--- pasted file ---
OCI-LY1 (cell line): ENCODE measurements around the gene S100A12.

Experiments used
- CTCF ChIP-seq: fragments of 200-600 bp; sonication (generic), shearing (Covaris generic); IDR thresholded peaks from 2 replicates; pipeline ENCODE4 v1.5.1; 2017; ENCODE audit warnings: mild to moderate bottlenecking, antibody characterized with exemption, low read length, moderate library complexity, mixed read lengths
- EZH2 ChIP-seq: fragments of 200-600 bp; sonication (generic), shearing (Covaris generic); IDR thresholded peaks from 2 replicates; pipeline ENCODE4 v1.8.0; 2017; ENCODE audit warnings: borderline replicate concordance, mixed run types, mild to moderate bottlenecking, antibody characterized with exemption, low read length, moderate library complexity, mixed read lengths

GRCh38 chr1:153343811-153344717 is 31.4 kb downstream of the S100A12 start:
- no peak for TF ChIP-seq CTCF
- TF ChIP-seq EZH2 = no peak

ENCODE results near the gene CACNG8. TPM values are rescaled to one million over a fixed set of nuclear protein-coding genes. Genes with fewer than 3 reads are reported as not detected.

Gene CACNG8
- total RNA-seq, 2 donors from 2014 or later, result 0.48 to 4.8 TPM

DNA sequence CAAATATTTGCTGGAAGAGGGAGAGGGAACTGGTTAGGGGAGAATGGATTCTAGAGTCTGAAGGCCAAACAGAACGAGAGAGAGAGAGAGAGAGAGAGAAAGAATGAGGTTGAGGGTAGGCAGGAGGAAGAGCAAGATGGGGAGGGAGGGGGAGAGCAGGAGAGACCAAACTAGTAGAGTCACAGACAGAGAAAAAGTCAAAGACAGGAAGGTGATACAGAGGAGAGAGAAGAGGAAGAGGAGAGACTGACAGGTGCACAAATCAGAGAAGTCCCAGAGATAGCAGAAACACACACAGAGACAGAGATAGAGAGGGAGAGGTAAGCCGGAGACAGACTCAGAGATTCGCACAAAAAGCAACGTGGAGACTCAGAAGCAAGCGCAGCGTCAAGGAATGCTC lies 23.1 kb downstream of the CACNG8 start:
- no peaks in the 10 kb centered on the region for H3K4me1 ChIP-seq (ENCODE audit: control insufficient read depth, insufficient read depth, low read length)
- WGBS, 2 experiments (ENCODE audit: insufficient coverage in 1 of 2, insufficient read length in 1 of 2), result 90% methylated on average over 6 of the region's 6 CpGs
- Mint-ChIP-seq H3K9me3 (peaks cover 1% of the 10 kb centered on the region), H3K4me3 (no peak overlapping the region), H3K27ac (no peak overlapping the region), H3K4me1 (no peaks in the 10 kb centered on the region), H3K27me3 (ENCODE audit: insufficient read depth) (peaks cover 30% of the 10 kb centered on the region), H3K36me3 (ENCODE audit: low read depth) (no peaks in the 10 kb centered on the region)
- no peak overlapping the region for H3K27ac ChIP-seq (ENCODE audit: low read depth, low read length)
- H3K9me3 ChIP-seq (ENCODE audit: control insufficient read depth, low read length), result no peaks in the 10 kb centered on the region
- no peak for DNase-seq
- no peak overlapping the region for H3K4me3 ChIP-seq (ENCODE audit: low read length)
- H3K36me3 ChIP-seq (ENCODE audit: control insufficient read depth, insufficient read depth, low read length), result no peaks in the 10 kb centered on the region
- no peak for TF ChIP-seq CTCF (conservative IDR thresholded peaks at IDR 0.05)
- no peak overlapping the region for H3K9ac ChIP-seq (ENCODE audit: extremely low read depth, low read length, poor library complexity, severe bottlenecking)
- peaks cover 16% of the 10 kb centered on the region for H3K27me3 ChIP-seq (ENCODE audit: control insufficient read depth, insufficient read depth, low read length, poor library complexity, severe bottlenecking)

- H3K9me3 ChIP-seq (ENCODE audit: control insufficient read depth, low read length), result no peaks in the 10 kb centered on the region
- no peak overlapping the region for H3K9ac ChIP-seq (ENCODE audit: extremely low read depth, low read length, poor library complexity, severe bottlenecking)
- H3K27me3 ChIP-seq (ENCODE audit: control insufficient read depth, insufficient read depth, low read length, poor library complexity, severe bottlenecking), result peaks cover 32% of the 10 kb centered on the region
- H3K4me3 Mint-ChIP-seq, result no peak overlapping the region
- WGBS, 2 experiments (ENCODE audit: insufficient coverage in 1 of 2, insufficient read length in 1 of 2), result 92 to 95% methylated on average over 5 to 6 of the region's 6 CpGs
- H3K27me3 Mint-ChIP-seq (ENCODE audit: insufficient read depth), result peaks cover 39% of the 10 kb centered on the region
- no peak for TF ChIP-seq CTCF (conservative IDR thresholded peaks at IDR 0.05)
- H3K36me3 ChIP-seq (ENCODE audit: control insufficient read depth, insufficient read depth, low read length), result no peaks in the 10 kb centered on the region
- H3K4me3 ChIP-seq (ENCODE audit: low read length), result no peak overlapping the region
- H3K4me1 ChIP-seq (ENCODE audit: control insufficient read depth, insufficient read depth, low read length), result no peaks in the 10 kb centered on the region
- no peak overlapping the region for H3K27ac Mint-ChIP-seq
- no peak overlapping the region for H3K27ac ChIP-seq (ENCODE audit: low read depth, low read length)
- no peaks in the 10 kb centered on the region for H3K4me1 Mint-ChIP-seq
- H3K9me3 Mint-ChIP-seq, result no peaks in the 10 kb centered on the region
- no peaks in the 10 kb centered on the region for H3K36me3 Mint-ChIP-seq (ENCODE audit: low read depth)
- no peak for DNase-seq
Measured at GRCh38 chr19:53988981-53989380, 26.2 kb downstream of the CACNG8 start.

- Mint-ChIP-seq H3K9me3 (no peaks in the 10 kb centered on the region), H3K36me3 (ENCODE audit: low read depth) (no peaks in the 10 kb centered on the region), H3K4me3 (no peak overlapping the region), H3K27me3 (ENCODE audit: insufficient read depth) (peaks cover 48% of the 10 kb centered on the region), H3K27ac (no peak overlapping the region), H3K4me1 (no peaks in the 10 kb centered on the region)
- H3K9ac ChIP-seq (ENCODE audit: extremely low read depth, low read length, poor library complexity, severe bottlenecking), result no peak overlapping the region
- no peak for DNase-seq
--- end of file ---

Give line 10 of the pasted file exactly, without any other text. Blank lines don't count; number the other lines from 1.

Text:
- total RNA-seq, 2 donors from 2014 or later, result 0.48 to 4.8 TPM